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Wednesday, September 10, 2014

Labour's recklessness left Britain exposed

There has been an increasing tendency recently for Labour politicians to argue that the 2008 recession was entirely down to the banks and had nothing to do with Gordon Brown's government. Today's Times nails that flimsy piece of spin as nonsense.

The paper quotes an analysis by the Office for Budget Responsibility that shows that Labour was reckless with the public finances in the years before the financial crisis. They say that a combination of over-optimistic forecasts for tax receipts and a decision to ignore the demographic timebomb of an ageing population meant that the national debt rose at the second-fastest rate of 31 of the world’s leading nations between 2004 and 2007.

As a result the worsening state of the public finances left Britain exposed when the financial crisis struck in 2008, plunging the country into its deepest and most prolonged recession of the past century:

Speaking at the launch of the working paper, Crisis and Consolidation in the Public Finances, Robert Chote, the OBR chairman, described Britain’s decision to increase borrowing in the three years prior to the crisis as “unusual”, adding: “Others were trying to pre-fund the rising costs of ageing by getting the debt down in the good times.”

The OBR also showed that Labour took a far more optimistic view of tax receipts to justify its spending decisions than other contemporary forecasters. External forecasts for the deficit were about £10 billion more pessimistic than the government each year from 2003 to 2008, it said.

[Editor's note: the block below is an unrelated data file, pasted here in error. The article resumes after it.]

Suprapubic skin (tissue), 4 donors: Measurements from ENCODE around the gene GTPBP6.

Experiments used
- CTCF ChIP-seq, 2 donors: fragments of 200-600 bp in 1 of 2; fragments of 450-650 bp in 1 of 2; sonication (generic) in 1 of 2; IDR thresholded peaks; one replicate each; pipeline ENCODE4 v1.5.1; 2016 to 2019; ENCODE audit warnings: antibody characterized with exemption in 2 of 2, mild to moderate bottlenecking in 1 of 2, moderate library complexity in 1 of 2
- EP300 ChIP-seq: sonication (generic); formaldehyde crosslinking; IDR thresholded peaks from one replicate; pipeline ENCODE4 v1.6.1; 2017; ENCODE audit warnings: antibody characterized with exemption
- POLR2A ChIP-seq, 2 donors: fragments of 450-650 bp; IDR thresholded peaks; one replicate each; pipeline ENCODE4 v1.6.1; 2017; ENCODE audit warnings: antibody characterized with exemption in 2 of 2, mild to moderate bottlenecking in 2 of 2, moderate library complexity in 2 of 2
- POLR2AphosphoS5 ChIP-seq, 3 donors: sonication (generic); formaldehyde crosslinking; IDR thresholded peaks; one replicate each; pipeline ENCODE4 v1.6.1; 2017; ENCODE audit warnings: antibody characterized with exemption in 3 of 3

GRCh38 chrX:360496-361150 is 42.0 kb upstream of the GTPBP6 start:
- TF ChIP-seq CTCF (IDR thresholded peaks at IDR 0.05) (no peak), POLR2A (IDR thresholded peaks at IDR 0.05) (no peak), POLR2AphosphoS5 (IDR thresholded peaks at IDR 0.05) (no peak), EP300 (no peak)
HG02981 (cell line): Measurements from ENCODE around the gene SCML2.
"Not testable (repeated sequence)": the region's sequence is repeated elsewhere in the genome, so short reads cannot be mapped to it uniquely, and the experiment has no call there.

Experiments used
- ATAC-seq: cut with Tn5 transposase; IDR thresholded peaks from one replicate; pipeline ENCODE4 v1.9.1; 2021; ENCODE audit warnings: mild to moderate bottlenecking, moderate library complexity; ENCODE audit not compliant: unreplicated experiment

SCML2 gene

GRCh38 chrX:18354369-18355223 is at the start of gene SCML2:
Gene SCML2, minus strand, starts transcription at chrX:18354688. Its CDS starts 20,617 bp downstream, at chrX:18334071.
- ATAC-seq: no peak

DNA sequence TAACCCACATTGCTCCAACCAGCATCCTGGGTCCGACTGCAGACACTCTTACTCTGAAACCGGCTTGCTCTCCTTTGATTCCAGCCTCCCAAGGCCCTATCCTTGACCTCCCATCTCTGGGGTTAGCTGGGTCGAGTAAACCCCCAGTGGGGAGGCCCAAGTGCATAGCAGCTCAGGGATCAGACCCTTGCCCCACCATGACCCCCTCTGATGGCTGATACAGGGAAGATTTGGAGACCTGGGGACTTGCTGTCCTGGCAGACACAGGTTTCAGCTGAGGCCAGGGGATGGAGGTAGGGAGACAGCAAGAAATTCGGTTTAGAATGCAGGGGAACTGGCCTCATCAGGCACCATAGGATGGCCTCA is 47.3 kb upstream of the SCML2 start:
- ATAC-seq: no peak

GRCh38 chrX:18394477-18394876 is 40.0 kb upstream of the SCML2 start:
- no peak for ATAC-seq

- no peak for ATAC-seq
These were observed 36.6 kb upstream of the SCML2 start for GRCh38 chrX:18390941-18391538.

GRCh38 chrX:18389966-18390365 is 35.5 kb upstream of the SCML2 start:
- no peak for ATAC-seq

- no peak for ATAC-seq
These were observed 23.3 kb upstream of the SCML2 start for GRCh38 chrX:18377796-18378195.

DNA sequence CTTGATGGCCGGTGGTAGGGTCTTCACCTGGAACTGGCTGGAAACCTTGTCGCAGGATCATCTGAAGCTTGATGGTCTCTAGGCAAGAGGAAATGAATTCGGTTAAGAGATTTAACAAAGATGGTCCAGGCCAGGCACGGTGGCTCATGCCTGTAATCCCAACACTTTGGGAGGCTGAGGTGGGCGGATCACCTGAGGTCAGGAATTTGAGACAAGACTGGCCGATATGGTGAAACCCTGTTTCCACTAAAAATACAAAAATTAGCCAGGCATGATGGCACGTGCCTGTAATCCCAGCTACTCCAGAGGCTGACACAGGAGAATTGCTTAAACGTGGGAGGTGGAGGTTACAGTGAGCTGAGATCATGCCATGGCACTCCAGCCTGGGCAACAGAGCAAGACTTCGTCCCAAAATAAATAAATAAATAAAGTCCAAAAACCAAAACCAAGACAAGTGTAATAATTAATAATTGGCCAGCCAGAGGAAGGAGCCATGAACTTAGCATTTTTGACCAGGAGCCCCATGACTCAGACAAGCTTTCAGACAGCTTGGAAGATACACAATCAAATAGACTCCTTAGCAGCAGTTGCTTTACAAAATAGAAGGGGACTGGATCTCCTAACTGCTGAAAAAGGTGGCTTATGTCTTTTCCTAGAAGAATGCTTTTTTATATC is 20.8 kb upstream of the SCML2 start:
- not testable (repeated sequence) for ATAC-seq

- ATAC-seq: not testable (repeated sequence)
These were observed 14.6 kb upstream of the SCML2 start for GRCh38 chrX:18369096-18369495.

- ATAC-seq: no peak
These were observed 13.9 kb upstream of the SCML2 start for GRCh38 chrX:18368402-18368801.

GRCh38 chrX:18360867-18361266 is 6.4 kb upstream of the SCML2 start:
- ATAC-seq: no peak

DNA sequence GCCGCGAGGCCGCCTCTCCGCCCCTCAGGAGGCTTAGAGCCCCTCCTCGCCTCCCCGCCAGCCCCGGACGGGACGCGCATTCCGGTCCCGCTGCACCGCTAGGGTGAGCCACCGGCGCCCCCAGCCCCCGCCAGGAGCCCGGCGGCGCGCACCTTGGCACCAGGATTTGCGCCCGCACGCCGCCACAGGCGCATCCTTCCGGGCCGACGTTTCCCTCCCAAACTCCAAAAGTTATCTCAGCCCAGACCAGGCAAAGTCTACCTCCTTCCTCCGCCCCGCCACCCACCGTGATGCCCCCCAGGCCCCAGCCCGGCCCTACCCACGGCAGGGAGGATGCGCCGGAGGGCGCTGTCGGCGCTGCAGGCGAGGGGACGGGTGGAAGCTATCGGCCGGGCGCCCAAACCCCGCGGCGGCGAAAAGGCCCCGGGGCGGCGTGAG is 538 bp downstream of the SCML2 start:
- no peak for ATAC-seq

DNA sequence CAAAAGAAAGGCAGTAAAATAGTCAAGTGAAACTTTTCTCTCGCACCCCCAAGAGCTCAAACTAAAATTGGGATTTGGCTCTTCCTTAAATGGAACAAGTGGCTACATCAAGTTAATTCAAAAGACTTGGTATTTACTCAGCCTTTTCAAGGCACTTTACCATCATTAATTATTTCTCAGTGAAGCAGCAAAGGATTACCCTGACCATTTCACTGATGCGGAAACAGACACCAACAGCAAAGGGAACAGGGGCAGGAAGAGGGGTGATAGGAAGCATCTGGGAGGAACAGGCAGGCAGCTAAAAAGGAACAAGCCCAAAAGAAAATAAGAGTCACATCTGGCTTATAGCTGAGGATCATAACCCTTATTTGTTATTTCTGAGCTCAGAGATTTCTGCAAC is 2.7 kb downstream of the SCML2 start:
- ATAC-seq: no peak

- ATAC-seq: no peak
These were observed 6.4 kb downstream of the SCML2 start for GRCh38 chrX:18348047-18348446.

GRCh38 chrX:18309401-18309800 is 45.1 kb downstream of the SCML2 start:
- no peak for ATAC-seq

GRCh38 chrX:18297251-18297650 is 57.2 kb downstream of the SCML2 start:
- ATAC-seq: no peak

As a result, UK national debt rose by about 2.5 per cent of GDP between 2004 and 2007, faster than the likes of Greece, Italy and Portugal. Only five of 31 countries in the Organisation for Economic Co-operation and Development experienced a rise in public debt over the period and only Hungary reported a faster increase than the UK, the OBR said.

Labour made the decision to boost spending in 2002 to correct what it described as “decades of chronic under-investment in education, health, transport and housing”. To fund the plans, it chose to run a budget deficit of about 3 per cent of GDP annually.

However, the government’s projections were based on a fundamentally unstable economic strategy that assumed stronger than average UK growth was permanent. With hindsight, both the OECD and the International Monetary Fund say now that Britain was expanding faster than its potential and running an underlying deficit above the 3 per cent reported.

The extra GDP growth masked a structural borrowing rate of about 5 per cent of GDP that was “unsustainable”, Mr Chote said. The Treasury was not alone in its overestimation of UK potential growth, he added. Most forecasters at the time were equally guilty.

The crisis exposed Britain’s real economic position, revealing a previously unrecognised hole in the public finances equivalent to 8.6 per cent of GDP — the shortfall between tax receipts and spending, even with the economy functioning at full potential.

As annual borrowing quadrupled to fill the hole and compensate for a collapse in tax receipts in the recession, the national debt rocketed by £439 billion more than expected between 2008 and 2013 to £1.19 trillion.

Isn't it about time that Labour took responsibility for their economic mismanagement rather than trying to place the blame on others?
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